Before him, keeping the tent warm was Tim Cockburn who was sweet in his indie references (Belle and Sebastian and The Working Men's club) and topics, a lot about love and relationships ' No Jennifer, we were never beige,' and a grand finale villanelle about a sticker seen on a microwave at a pub he used to work at which read 'Delayed Erupting Boiling'.

At 2PM it was the turn of Hanif Kureishi reading extracts from The Buddha of Suburbia accompanied by Lola Perrin at the piano - which made it really engaging and atmospheric and in contrast, made the funny moments really stand out. Kureishi has recently re-read The Buddha of Suburbia in preparation to this, and admits that although this is not a biographical novel, he found many biographical and personal references to his family life which weaved themselves into the net of fiction and moved him, unexpectedly. As appropriate to this novel, the questions asked by the crowd were mainly political ones. Of growing up in 60s London he says that it's not like it was a different culture, but that there was no culture whatsoever 'If you went around saying the word 'culture' they'd want to kill you,', and that he became a writer because it was impossible to speak to anyone there. When challenged by someone else in the audience that also came from Bromley, asking why he thought such a cultureless area produced so many talented people through the years, he replied that it has good, quick train access to London. Later, he also ventures in the perilous area of multiculturalism saying 'I used to be interested in multiculturalism, but now I am fed up with it. People are now using it to exclude themselves from what they have in common.' Of Islams he says 'Radical Islam doesn't like books and I write them for a living, so we don't have that much in common.'

Somewhere through the Q&A Kureishi manages to mention his sons' band 'Boycott Mondays', who'll be playing later on. I guess now we know the reason behind his appearance today, thank you guys.

Just after Kureishi, guess who come on stage nursing an evil hangover? Yes, Bret Easton Ellis again. I am not sure I should indulge myself and write more about him here, so I think i'll tweet instead. So long.

Going 'up space' with Josie Long at Latitude

Comedy was the theme of this afternoons early jaunt, having shaken off the delights of the exuberance and later spine-crackingly uncomfortable night we headed to see our new old favourite Josie Long. Preceeded by the ever-present Ardal O'Hanlon it was clear that her audience and appeal has rapidly grown since the days of fringe busking, filling a giant tent of several thousand with crowds waiting eagerly outside.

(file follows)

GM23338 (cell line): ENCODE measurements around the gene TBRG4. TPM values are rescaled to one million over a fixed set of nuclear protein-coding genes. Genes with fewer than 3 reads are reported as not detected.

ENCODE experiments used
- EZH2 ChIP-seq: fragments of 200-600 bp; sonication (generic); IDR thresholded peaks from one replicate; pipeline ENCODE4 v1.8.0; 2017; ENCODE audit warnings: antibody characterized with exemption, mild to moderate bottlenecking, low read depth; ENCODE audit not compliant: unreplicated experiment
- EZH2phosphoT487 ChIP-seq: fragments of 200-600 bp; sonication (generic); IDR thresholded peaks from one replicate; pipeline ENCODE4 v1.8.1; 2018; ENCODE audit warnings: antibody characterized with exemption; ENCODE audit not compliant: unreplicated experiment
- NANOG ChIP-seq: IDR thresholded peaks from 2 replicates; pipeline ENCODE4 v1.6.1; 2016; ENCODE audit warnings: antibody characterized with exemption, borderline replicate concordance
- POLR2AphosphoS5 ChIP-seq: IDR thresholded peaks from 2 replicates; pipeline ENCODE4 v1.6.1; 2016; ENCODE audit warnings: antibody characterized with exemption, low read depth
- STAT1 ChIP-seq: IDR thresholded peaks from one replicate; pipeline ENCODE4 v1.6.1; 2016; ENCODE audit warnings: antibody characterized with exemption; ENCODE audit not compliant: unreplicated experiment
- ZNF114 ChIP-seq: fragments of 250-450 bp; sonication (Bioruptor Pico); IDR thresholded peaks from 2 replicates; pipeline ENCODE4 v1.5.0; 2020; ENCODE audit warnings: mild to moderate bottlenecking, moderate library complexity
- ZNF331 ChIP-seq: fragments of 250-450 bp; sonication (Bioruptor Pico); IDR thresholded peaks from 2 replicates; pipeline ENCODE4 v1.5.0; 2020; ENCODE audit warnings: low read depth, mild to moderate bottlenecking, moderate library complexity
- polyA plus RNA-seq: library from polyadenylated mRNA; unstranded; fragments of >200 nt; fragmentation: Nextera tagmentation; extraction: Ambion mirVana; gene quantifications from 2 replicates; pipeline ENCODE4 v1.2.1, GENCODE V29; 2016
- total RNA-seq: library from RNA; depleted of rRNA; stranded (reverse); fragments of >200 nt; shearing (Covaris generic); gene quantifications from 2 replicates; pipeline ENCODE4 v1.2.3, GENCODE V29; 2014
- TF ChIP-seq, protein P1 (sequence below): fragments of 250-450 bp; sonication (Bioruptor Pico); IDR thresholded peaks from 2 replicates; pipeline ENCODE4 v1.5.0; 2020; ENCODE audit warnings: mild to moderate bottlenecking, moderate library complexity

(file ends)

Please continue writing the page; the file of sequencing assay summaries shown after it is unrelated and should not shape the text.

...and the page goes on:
It was delightful to see her brave that most difficult and demanding of comedic disciplines, improvisation, with such success. Her essex-girl nail-technician-come-astronaut persona who had just been 'up space' informed us of 'space the universe, and that shit', reliably revealing to us the meaning of life... 'have you heard of N dubz???', and of the biggest thing you can see from space? 'Blue Water' of course, being much classier than Thurrock or the Westfield Centre.

She has clearly grown in confidence since I last saw her, not surprising given her own rocketing to fame over the past two years, she effortlessly played the audience and will remain firmly on the comedy circuit.

Friday, 16 July 2010

Wendy Cope @ Latitude Festival

Wendy Cope is charming and reads poetry that speaks directly to the listener, any listener who might want to stop and connect. Her verse, often in rhyme, has a musicality which really works read out loud. It's clear, simple, almost child-like at times and brilliantly funny. 'Loss' ends with 'his absence wasn't a problem, but the corkscrew had gone as well.'
A haiku titled something like 'looking out of my back window without my glasses on' rings a bell and goes:
What's that amazing new yellow flower?
Oh yes
A football
Another, touches the pressing problem of lack - or scarcity - of adultery in The Archers. We like!

Thursday, 15 July 2010

Faye Fornasier reviews the Guardian Book Club with Bret Easton Ellis

The thing about Bret Easton Ellis is that his readers appreciate his work at very different, very personal levels. So last night, at The Guardian Book Club dedicated to American Psycho (that’s right, not his latest novel, Imperial Bedrooms) the atmosphere is electric with anticipation; we’re among real fans, real devotees. When he enters the room and takes a seat on the stage the auditorium is suspended in a ‘should I be clapping / is that really him’ bubble, and only when host John Mullan – UCL professor – introduces him, does everyone start breathing again, breaking into a long, relieved applause.

The evening starts slowly with Mullan’s anecdotal introduction serving as amuse-bouche while Ellis, relaxed in hoodie, jacket and jeans, looks around at the audience, bobbing his head every now and then as if to an inner metronome. When he finally engages, he is funny and generous, he explains how only recently he has been able to admit Patrick Bateman came from a very real place within himself, and represents him much more than the Bret Easton Ellis in Lunar Park, the latter being entirely fictional in his apologetic relation to American Psycho. He tells us – all envious here, I dare to guess – how he writes his novels quite easily, 9 to 5, and never has writer’s block: ‘ writing is never, should never be a struggle, it should be fun!’

He does have ‘a plan’ he admits, from the increasingly surreal meals running parallel to the increasing violence in American Psycho, to the careful mixing and matching of clothes items found in fashion magazines to create outfits which, ‘if you could see them together would look like jesters.’ Lunar Park is another example of a plan well made: Ellis came up with the idea while working on American Psycho but had to withhold it for 15 years as he felt it would only work after he had published more novels and enough time had passed.